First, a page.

Exploring the neural basis of attention with fNIRS

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fNIRS

Exploring the neural basis of selective and flexible dimensional attention: An fNIRS study.

Abstract
Between the ages of 3 and 5, children develop greater control over attention to visual dimensions. Children develop the ability to flexibly shift between visual dimensions and to selectively process specific dimensions of an object. Previous proposals have suggested that selective and flexible attention are developmentally related to one another (e.g., Hanania & Smith, 2010). However, the relationship between flexibility and selectivity has not been systematically probed at the behavioral and neural levels. We administered a selective attention task (triad classification) along with a flexible attention task (dimensional change card sort) with 3.5- and 4.5-year-olds while functional near-infrared spectroscopy data were recorded. Results showed that children with high flexible attention skills engaged bilateral frontal cortex which replicates previous studies using this task. Moreover, children with high levels of selective attention engaged right frontal cortex. Together, these results indicate that development in right frontal cortex is important for both flexible and selective dimensional attention.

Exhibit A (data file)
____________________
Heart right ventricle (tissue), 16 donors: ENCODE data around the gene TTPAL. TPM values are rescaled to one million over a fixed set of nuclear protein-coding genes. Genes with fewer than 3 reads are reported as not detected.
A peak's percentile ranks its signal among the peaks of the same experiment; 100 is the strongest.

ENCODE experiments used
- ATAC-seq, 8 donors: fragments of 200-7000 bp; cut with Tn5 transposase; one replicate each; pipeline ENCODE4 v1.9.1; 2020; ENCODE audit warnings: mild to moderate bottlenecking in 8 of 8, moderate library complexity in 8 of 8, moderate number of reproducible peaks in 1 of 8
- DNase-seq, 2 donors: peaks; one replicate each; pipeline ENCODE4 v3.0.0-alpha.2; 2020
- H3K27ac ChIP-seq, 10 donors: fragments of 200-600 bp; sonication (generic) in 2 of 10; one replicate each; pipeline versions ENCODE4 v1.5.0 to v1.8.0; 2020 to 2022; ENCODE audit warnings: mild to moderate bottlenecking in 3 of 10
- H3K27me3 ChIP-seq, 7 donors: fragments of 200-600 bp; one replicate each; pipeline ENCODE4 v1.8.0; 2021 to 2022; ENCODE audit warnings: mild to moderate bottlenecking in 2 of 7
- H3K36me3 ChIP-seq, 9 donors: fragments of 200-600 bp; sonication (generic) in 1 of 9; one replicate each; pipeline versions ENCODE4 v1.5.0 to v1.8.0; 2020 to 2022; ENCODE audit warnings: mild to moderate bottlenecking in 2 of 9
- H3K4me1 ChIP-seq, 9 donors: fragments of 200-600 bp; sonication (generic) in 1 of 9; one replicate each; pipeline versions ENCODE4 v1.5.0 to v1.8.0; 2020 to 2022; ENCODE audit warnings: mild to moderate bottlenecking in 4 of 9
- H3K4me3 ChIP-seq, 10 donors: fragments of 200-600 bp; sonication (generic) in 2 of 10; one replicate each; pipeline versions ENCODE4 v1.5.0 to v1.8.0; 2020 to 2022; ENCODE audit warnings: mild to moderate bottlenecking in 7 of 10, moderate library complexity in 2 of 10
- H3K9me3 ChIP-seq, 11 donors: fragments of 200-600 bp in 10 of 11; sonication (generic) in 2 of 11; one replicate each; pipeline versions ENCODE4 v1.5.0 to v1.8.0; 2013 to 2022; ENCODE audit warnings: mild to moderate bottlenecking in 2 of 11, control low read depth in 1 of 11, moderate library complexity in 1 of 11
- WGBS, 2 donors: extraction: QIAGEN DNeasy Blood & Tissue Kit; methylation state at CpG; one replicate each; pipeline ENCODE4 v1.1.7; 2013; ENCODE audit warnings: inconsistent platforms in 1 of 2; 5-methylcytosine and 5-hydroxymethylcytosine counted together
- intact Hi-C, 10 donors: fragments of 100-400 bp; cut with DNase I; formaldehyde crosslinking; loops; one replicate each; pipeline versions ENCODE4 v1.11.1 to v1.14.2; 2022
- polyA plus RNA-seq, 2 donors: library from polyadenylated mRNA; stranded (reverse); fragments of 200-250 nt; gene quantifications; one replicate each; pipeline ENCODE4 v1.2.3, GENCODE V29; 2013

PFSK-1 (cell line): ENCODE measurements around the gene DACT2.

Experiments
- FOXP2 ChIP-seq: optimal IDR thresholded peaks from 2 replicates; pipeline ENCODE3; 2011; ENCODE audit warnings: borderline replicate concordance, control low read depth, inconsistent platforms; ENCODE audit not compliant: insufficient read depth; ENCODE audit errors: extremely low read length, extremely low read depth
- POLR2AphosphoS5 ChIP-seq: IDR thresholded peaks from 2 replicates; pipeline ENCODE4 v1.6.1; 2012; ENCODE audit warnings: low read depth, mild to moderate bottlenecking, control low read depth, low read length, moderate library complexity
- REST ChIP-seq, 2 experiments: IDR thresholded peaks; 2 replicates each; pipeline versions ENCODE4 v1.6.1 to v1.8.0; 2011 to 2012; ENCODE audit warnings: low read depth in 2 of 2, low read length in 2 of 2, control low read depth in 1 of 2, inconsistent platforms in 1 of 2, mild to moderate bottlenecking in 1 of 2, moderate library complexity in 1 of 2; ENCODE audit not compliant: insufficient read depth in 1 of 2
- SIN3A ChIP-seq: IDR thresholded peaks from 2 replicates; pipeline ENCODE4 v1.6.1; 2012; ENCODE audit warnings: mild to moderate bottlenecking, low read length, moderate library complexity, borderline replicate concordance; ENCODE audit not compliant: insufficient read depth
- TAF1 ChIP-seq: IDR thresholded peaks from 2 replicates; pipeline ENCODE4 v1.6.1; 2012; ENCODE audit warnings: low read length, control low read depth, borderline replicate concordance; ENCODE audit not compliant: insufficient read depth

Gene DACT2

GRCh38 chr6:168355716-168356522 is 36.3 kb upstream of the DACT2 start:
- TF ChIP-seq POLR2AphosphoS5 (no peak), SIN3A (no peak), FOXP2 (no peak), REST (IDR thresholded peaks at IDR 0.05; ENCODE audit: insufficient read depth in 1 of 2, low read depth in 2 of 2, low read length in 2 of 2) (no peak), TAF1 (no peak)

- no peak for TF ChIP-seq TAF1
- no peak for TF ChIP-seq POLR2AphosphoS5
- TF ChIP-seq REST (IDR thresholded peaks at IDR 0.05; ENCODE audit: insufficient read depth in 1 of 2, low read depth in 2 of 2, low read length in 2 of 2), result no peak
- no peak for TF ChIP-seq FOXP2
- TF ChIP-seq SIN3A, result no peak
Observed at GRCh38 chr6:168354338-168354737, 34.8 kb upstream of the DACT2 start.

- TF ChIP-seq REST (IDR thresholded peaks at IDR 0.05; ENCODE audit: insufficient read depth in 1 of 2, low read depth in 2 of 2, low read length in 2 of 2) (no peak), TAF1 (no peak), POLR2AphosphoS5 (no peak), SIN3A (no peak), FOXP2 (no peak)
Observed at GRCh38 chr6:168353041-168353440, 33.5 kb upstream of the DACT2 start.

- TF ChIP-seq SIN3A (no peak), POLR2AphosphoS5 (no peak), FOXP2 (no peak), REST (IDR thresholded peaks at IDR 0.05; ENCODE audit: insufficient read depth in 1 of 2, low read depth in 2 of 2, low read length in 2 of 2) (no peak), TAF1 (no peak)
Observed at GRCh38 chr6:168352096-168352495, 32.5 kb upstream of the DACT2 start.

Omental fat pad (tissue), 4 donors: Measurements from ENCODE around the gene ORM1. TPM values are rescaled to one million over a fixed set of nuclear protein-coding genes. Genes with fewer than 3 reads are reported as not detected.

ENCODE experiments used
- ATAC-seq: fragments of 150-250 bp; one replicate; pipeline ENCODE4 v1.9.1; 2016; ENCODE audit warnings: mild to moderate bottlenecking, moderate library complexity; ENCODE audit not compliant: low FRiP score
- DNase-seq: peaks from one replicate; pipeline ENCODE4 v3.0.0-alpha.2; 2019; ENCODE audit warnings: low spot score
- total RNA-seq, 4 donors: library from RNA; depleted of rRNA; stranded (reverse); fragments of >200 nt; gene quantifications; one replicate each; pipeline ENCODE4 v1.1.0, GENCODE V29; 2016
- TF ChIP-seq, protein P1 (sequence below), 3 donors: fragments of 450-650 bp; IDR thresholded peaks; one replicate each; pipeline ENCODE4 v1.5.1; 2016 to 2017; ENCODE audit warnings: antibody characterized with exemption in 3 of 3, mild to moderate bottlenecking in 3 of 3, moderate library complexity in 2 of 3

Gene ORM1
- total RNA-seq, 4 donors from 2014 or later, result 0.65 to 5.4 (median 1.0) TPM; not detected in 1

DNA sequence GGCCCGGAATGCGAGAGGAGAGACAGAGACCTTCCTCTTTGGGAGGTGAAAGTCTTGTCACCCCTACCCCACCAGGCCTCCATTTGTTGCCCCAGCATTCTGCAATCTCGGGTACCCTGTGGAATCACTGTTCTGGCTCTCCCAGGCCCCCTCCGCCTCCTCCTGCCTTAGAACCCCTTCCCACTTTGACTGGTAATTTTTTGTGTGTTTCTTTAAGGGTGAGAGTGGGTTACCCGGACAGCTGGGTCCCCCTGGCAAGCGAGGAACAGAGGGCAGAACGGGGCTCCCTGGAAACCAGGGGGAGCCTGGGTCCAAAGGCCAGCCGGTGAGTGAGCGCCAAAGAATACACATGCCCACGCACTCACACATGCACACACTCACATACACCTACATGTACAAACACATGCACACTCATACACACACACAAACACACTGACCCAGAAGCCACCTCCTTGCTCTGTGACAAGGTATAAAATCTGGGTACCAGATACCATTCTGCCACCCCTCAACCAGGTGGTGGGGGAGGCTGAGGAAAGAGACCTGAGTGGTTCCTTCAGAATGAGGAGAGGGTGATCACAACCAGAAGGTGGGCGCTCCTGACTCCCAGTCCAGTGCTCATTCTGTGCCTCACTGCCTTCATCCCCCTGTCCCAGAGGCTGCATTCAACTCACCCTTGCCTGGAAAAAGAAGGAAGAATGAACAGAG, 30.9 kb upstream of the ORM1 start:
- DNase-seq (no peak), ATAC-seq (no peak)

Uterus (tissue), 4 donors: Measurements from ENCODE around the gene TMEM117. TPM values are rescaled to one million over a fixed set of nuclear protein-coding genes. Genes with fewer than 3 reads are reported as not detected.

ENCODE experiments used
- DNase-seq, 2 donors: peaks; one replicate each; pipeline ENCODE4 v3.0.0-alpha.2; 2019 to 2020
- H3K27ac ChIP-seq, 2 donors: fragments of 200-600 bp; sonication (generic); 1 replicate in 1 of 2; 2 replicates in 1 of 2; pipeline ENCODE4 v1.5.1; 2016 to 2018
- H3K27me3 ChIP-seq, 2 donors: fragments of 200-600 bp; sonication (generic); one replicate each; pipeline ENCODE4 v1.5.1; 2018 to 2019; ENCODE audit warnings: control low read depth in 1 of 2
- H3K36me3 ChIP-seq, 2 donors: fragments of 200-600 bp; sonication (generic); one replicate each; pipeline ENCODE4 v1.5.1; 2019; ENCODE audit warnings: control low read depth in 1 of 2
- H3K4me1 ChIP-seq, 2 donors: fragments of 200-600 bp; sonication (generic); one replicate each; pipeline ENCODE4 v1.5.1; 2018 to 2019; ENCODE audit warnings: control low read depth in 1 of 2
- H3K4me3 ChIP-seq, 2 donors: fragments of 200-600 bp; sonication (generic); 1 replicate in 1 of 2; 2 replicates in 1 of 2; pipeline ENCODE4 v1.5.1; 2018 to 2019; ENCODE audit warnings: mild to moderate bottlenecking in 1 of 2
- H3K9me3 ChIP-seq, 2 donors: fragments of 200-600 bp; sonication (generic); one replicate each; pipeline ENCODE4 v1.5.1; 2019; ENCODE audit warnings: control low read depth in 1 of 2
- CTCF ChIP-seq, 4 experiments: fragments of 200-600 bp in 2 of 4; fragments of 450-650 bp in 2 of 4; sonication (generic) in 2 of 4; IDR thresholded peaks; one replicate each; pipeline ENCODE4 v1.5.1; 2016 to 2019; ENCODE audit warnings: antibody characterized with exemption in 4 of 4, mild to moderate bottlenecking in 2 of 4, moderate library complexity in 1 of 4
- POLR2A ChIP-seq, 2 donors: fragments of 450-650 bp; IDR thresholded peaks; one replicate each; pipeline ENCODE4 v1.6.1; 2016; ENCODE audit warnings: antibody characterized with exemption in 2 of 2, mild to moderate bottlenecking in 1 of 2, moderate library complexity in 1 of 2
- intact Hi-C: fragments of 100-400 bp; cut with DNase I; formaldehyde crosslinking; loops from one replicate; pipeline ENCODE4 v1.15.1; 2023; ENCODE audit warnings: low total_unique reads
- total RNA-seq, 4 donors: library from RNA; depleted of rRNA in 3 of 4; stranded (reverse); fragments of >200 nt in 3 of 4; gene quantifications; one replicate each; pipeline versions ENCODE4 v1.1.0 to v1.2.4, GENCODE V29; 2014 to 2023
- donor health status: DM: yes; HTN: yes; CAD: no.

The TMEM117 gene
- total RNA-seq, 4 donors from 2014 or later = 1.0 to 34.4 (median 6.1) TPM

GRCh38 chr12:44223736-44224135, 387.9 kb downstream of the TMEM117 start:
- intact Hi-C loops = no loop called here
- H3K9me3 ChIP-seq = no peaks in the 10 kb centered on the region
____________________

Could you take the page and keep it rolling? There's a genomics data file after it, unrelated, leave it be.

PMID: 33005108 [PubMed]

J Cogn Dev. 2020;21(3):313-325

Authors: Kerr-German AN, Buss AT

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